Photo by Center for the Study of Marine Policy, University of Delaware. In September 2000, the project team held a meeting to discuss the proposed policy framework with its advisory committee and NOAA staff. From left: Ben Mieremet (NOAA Office of Sustainable Development); Gerhard Kuska (University of Delaware); Tim Eichenberg (legal consultant); Susan Bunsick (University of Delaware); Rick DeVoe (South Carolina Sea Grant Consortium); Biliana Cicin-Sain (University of Delaware); Ed Rhodes (National Marine Fisheries Service); John Ewart (Delaware Aquaculture Resource Center); Bob Rheault (Moonstone Oysters); and Pietro Parravano (Pacific Coast Federation of Fishermen’s Associations).
The U.S. Exclusive Economic Zone
(Source: Alaska Fisheries Science Center, NMFS , http://www.afsc.noaa.gov/images/useez.jpg)
Report on the activities for the project
During Phase 1 (September to December 2001) of our project the original goals were to have a coordination meeting between the team members to further develop the project strategy and to hold the first of two National Workshops involving federal agencies, Congressional staff, other relevant interested parties and the team members. During this phase we presented previous recommendations from "Governing Offshore Aquaculture: Issues and Policies" and a tentative project strategy to the Joint Subcommittee on Aquaculture (October 25, 2001). During this meeting the JSA contributed helpful comments and suggestions that were discussed at the team coordination meeting, which was successfully held on November 15 and 16, 2001, at the Graduate College of Marine Studies, University of Delaware. One of the conclusions of the team meeting was to hold the National Workshop later than originally planned, in September 2002, to insure that detailed draft operational guidelines would be available. The project team is large and includes quite divergent perspectives (e.g., science, industry, environmental groups); therefore, the building of consensus on recommendations involves a lengthy process.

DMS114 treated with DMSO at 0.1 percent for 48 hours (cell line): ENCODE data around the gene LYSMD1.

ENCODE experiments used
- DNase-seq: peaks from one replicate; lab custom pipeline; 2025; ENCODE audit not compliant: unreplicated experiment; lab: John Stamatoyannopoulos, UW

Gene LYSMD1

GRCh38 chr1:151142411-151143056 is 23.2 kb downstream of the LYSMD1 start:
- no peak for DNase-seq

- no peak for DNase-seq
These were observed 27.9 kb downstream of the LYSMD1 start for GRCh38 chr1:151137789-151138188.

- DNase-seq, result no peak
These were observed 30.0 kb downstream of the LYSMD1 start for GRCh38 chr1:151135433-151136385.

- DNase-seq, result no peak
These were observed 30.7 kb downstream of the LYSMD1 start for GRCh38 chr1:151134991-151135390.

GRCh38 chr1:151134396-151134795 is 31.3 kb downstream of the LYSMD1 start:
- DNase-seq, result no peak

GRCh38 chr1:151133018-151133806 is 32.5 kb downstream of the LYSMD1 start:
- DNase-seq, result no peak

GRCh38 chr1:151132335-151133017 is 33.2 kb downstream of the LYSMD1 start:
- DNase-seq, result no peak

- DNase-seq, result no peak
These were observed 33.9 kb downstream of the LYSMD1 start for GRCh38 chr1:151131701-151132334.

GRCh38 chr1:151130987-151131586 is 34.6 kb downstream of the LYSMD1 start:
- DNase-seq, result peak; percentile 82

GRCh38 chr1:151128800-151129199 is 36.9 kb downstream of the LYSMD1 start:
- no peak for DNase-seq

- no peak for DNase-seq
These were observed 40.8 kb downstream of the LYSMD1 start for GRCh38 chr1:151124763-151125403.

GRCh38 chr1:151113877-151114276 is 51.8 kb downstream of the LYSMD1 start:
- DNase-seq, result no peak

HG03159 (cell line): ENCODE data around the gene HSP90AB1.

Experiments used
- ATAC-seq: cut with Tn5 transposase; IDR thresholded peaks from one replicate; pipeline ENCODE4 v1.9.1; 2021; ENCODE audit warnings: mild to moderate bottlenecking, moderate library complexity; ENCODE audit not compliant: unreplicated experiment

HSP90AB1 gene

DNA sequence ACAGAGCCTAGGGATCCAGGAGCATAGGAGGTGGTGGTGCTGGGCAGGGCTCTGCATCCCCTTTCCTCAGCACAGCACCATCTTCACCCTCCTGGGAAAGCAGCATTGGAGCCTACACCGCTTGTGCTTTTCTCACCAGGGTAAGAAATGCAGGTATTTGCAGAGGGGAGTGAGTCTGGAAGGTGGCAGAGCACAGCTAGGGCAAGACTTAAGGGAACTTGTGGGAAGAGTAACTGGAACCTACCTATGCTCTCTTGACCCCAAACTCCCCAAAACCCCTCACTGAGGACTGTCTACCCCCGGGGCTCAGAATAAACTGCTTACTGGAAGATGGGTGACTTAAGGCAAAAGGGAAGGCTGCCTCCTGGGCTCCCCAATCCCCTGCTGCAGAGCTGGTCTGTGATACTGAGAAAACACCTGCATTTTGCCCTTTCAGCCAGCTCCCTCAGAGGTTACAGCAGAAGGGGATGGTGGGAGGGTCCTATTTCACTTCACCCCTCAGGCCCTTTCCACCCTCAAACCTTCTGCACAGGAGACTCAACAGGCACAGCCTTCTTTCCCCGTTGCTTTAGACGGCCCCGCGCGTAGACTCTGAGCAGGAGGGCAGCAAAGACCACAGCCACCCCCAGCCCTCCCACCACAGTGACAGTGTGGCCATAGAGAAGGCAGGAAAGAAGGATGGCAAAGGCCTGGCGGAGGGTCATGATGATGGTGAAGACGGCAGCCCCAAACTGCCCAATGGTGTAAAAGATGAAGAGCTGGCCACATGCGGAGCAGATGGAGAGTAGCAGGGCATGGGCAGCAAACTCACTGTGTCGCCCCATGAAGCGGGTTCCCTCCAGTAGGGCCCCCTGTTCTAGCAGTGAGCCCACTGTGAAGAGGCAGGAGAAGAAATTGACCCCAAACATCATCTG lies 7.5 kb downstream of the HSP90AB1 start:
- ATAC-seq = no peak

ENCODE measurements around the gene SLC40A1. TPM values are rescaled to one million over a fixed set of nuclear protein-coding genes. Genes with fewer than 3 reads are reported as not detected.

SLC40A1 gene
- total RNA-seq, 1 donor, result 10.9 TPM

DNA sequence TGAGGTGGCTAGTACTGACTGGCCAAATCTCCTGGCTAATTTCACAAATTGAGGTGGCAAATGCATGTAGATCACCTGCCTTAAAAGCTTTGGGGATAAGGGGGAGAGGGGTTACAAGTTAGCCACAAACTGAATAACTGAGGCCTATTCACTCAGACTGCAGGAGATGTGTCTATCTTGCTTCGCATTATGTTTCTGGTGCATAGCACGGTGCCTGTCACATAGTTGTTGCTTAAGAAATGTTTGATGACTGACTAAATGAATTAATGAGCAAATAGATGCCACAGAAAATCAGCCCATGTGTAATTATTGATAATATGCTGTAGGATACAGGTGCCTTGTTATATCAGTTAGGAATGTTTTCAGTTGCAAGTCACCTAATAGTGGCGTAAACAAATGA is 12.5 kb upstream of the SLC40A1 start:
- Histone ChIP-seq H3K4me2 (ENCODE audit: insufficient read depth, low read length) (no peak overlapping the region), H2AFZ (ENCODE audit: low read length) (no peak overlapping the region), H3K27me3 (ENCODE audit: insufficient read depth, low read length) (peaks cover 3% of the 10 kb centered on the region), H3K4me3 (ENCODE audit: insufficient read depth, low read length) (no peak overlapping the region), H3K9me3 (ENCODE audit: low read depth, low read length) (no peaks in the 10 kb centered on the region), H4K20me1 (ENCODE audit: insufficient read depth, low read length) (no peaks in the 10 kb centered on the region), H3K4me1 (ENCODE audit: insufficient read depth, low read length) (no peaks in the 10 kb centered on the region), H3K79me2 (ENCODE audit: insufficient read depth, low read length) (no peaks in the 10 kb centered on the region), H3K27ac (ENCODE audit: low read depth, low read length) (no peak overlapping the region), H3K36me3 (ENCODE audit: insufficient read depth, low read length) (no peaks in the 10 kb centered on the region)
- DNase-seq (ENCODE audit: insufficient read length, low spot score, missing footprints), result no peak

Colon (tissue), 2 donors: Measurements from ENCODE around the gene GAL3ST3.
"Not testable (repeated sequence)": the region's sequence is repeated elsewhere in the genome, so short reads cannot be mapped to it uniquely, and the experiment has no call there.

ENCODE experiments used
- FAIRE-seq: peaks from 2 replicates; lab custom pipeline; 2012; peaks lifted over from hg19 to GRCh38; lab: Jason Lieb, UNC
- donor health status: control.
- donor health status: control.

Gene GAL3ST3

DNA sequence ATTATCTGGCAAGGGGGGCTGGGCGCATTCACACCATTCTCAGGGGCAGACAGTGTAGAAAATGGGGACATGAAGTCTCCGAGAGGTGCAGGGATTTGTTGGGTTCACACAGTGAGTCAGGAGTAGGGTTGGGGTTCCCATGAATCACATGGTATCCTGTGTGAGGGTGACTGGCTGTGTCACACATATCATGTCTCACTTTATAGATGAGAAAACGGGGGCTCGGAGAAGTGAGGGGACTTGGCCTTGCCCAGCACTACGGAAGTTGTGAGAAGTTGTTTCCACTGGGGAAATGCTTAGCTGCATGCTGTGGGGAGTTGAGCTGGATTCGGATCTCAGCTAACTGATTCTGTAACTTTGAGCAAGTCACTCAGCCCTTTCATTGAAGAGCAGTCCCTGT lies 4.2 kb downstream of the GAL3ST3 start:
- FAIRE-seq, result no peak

Our original goal and milestone for Phase 2 (January to June 2002) was to develop a draft of detailed operational guidance on the following aspects of the operational framework:
A first draft entitled, "Draft Notes Toward an Operational Framework for Offshore Aquaculture" was completed by the team members in early April 2002. After this first draft was completed, the team felt it was necessary to have another meeting to discuss the draft document; this meeting was held on May 6 and 7, 2002, at the Hall of the States in Washington, D.C.
On May 7, 2002, the team gave a briefing on the project to Ken Turgeon, Frank Lockhart, Peter Hill and Aimee David of the U.S. Commission on Ocean Policy, who expressed a great deal of interest in the study. The Commission staffers noted that the Commission would be very interested in seeing the draft recommendations of this study in late Fall 2002, which the project team promised to do.
During Phase 2, a number of team members formally and informally presented the project at conferences, for example presentations were made at the World Aquaculture Conference in January 2002 and at the PAC Regulations Workshop in March 2002. Additionally, during this time planning for National Workshop #1 continued, planning for the Regional Workshops (discussed in Phase 3) began in some regions, and the draft document was revised based on comments from the May meeting.
We are currently in Phase 3 (July to December 2002), which aims to organize and conduct regional workshops in New England, Gulf of Mexico, and the Pacific, in order to tailor the national-level guidance to the varying offshore context of each region. These Regional Workshops are to include regional and state-level officials and stakeholders.
Listed below are the dates and leads of the regional workshops:·